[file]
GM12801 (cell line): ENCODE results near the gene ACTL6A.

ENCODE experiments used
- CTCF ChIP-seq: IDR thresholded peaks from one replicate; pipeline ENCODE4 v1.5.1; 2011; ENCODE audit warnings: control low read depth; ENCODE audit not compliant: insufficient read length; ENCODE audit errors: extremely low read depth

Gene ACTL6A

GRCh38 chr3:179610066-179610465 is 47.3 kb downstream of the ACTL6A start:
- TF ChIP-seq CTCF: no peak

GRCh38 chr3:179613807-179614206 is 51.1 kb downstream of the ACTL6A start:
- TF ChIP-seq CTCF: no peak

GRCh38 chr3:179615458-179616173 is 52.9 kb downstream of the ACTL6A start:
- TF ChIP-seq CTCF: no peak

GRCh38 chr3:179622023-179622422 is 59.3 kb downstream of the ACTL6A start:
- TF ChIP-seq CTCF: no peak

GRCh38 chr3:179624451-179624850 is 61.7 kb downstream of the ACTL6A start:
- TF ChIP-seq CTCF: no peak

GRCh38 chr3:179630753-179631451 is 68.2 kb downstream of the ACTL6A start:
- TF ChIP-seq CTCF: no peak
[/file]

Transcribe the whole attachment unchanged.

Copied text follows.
GM12801 (cell line): ENCODE results near the gene ACTL6A.

ENCODE experiments used
- CTCF ChIP-seq: IDR thresholded peaks from one replicate; pipeline ENCODE4 v1.5.1; 2011; ENCODE audit warnings: control low read depth; ENCODE audit not compliant: insufficient read length; ENCODE audit errors: extremely low read depth

Gene ACTL6A

GRCh38 chr3:179610066-179610465 is 47.3 kb downstream of the ACTL6A start:
- TF ChIP-seq CTCF: no peak

GRCh38 chr3:179613807-179614206 is 51.1 kb downstream of the ACTL6A start:
- TF ChIP-seq CTCF: no peak

GRCh38 chr3:179615458-179616173 is 52.9 kb downstream of the ACTL6A start:
- TF ChIP-seq CTCF: no peak

GRCh38 chr3:179622023-179622422 is 59.3 kb downstream of the ACTL6A start:
- TF ChIP-seq CTCF: no peak

GRCh38 chr3:179624451-179624850 is 61.7 kb downstream of the ACTL6A start:
- TF ChIP-seq CTCF: no peak

GRCh38 chr3:179630753-179631451 is 68.2 kb downstream of the ACTL6A start:
- TF ChIP-seq CTCF: no peak